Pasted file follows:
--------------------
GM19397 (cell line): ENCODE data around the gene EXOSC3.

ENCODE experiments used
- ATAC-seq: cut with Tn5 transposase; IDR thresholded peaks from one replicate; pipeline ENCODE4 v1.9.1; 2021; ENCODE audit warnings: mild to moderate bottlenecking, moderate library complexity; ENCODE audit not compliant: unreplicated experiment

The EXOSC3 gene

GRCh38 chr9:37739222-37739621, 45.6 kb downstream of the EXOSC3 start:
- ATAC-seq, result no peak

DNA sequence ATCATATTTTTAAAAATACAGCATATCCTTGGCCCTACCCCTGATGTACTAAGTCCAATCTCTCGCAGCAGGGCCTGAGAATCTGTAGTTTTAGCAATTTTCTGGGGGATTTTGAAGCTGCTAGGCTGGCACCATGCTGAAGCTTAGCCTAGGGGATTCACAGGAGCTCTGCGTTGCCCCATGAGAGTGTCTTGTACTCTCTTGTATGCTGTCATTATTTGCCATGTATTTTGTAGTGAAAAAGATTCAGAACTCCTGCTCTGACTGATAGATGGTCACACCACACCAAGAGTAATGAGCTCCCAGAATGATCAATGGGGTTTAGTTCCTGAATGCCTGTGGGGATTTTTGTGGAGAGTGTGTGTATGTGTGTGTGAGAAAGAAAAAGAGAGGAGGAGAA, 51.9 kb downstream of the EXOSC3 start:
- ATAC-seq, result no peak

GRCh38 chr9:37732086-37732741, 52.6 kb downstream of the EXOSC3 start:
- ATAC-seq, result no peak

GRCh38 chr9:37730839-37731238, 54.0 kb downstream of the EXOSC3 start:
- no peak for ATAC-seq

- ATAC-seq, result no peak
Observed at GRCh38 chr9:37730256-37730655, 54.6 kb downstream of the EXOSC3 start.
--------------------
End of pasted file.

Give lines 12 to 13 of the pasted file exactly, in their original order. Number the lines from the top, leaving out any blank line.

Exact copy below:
- no peak for ATAC-seq

- ATAC-seq, result no peak